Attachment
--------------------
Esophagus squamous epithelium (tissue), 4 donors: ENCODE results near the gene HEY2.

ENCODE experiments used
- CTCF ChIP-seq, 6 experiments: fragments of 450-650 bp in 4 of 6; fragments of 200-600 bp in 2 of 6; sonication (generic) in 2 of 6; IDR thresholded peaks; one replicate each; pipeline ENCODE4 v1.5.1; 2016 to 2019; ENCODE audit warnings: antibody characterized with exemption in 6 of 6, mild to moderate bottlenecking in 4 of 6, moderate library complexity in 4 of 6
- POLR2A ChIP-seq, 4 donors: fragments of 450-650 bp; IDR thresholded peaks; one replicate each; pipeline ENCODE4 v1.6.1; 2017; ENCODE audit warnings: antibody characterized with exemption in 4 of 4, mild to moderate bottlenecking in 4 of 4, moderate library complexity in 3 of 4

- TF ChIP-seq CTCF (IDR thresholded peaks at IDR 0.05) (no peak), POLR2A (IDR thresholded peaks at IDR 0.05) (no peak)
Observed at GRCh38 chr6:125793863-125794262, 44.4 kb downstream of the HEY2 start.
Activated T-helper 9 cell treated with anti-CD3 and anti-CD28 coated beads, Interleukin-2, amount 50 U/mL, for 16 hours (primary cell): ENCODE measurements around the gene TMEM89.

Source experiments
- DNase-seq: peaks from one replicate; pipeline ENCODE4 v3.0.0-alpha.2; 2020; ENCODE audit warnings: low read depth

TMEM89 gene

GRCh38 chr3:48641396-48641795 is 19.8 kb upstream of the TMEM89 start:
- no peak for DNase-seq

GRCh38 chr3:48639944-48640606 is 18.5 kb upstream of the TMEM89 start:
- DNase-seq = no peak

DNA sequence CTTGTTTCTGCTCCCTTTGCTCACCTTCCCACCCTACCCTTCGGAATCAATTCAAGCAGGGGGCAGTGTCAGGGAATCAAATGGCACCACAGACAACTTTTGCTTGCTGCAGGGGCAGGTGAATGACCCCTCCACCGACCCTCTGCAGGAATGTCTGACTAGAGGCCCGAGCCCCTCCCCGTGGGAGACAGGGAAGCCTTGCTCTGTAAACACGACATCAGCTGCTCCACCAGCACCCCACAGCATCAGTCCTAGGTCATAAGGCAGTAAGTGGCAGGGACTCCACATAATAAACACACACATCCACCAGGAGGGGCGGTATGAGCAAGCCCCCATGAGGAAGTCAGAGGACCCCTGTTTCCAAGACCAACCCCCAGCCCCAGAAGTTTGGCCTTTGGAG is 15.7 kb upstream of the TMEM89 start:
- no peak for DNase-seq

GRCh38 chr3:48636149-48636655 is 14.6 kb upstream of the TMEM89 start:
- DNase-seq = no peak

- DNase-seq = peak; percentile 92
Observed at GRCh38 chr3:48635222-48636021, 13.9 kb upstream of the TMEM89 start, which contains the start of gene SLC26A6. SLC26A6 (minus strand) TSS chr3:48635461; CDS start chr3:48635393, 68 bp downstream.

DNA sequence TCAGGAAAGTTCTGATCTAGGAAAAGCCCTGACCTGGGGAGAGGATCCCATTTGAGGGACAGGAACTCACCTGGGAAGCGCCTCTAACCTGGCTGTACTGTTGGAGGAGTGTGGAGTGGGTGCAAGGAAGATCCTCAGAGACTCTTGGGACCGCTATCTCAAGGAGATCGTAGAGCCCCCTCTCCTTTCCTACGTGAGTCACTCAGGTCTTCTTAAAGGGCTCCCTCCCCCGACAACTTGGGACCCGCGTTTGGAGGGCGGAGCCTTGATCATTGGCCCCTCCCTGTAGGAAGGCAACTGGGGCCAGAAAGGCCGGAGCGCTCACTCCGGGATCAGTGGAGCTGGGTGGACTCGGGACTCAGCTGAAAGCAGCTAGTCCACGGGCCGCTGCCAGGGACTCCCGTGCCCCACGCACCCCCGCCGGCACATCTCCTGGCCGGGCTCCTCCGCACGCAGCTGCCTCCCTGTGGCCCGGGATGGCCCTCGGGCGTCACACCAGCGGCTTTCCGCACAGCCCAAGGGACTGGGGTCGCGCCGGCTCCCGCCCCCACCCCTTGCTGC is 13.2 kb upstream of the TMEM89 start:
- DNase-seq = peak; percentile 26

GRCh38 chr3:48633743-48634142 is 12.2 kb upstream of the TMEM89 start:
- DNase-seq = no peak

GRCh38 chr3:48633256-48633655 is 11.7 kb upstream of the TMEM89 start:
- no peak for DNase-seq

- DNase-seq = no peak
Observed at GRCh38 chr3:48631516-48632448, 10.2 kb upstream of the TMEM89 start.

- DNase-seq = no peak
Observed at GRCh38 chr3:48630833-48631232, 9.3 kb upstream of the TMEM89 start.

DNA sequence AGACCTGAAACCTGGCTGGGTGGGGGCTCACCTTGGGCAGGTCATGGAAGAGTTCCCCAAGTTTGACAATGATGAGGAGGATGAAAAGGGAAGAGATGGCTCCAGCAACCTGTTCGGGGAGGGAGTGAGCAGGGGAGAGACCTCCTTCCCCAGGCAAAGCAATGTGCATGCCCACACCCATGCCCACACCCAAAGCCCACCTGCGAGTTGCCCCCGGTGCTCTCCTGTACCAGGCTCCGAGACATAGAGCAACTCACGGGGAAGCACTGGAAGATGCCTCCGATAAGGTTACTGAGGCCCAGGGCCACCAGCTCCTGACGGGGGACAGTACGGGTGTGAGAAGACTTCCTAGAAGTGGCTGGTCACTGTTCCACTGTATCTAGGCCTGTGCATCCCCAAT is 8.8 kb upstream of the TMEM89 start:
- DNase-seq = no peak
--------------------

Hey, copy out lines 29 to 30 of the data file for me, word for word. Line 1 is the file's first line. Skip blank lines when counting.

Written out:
- DNase-seq = no peak
Observed at GRCh38 chr3:48630833-48631232, 9.3 kb upstream of the TMEM89 start.